Arrest and Trial, Part 2
DVD | Box Set
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Before Law & Order, there was Arrest and Trial, NBC's groundbreaking 1960's series starring Ben Gazzara and Chuck Connors. Truly ahead of its time, Arrest and Trial was a 90 minute show combining elements of police procedural and courtroom drama. In the first half of each episode, Sgt. Nick Anderson (Gazzara) of the LAPD tracked down and arrested a criminal. In the second half, Defense Attorney John Egan (Connors) fought to exonerate the accused.
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Although the format varied a bit from show to show, usually in the first half of each episode, a group of cops led by Ben Gazzara would investigate a crime (as usually happened on TV of that era, generally a murder) and make an arrest around the 45-minute mark. At that point, in a departure from Law and Order, the focus shifted to defense attorney Chuck Connors, who tried to defend the accused.
Some of these episodes were almost whodunnits in the Perry Mason mold, in which Connors tries to figure out just how the crime really occurred, while others were more like The Defenders, in which the show explored leading social and legal themes of the day, some of them still relevant today. Connors himself is surprisingly good as the attorney, for those who know him only from the Rifleman while Gazzara is as solid as always.
The quality of the episodes was definitely mixed, with some of them being pale imitations of either Mason or the various cop shows of the era. Another drawback is the quality of audio and video. These are not studio prints but taken from existing copies of the episodes, some of them of a bit questionable quality. In addition, the 90-minute running time in some cases allowed for greater exploration of the issues (such as My Name is Martin Burnham, in which defendant James Whitmore won't even defend himself because he wants to die). However, in other episodes, the show simply wandered too much. My personal favorite, and an unusual episode for the time, was Journey into Darkness, in which Roddy McDowall is an arrogant would-be intellectual whom Connors has to defend even though he knows McDowall is guilty.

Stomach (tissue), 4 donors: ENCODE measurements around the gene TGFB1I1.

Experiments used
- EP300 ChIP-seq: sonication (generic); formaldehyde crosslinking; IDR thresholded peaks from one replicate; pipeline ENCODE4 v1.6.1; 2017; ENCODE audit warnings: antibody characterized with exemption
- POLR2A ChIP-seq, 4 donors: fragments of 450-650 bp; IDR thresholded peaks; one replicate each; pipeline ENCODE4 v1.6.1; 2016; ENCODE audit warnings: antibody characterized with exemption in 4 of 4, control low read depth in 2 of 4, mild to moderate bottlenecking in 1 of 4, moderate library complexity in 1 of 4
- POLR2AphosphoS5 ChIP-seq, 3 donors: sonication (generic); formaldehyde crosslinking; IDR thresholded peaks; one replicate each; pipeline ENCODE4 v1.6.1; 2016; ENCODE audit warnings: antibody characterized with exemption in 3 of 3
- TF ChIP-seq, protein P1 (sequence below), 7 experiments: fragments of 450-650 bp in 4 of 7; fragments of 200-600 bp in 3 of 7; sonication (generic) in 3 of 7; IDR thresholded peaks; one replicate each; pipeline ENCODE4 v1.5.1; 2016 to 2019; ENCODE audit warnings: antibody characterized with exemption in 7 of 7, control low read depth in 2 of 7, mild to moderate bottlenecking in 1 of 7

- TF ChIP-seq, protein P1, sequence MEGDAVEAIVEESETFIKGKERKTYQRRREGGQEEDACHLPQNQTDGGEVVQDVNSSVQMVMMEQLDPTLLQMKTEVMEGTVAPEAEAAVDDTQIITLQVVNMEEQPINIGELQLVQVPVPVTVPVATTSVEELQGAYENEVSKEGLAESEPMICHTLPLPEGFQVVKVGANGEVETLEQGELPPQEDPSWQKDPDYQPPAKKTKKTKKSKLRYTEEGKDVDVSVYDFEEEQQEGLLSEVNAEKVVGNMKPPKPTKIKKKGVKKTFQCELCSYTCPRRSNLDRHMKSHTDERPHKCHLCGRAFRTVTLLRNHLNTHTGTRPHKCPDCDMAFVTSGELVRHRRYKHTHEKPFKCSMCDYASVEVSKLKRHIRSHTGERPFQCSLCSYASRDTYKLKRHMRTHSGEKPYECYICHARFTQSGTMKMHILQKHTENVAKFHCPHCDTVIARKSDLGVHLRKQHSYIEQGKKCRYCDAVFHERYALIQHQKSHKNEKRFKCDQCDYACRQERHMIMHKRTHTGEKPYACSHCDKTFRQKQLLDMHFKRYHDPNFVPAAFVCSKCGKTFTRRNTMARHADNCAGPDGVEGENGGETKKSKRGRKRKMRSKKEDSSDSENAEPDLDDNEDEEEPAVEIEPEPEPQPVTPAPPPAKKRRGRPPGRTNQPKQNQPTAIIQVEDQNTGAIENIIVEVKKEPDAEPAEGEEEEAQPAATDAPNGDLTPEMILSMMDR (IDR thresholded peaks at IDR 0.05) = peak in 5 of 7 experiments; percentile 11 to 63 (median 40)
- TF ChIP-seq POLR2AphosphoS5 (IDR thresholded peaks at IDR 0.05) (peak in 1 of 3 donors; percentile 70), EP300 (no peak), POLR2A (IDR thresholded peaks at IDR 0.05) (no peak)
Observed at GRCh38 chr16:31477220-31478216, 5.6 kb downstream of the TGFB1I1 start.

My actual review for this set would be 2 1/2 stars owing to the mixed quality of the episodes in the set. However, if you're a fan of old time television as I am, there's a lot of fun in seeing vets Connors and Gazzara, not to mention some highly talented guest stars, to make this a marginal recommendation.
For people interested in seeing the series, you may be able to find better value elsewhere. The show ran one season with 30 episodes. This set contains nine episodes and another set (Arrest and Trial) contains another nine (the episodes in this set are taken at random from various times in the show's run). However, the complete series, featuring all 30 episodes, is also available for about the price of these two shorter box sets combined.
The contrast between the emotional intensity (always manageable) of this show with the action oriented focus of current shows (or joke-ridden focus) is interesting to say the least.
Anyone out there looking for a dissertation topic in sociology, psychology, or media studies? Take a look at some of the TV series from the 50s and early 60s.
for "Law & Order".
Like "L & O" this is divided into 2 parts; "Arrest" where cop Ben Gazzara tracks down the person seemingly guilty of that
week's crime and "Trial" where Chuck Connors defends them.
Having the 2nd half be from the defense point-of-view, not the prosecutor's makes the show different than "Law and Order",
and arguably more interesting. It makes blatant how much of the legal system exists in shades of grey.
It's not surprising that Ben Gazzara is very, very good as cop Nick Anderson, making him more complex and interesting than
your basic TV detective of the era. What caught me off-guard was that Connors as successful attorney John Egan, just about
matches him. Unlike Gazzara, Connors was never taken that seriously as an actor,. But he shows a lot here as a top notch,
somewhat cynical lawyer. Beyond the two leads, the guest casts were often very strong as well.
It's partly because these were 90 minutes episodes on TV, so each show runs about 75 minutes of screen time, as opposed to the
standard TV drama that runs an hour, which means about 45-60 minutes of actual story. With the extra time, the writers fleshed
out the characters, both regulars and guests, much more fully than on most non-serialized dramas.
So even if there are plot or logic holes (like charging a man with 1st degree murder, instead of a much more logical 2nd degree or
manslaughter, so the trial can be about the issue of "intent" ) it feels more like you're watching a solid, well acted B-film each
episode, instead of an early TV series. And the series has a nice mix of dark edginess and humanism.
Yes, the score can be painfully over-the-top, and some of the resolutions are too neat, but I'd still say this holds up favorably to a
lot of the modern U.S. character cop and/or lawyer shows of today.
Sadly, the quality of the transfers leaves a lot to be desired. I read elsewhere they were transferred from old 16 mm prints, and
they do look it: washed out, full of print damage, missing opening credits. But it's nowhere near fatal to enjoying this
unusually intelligent slice of early TV.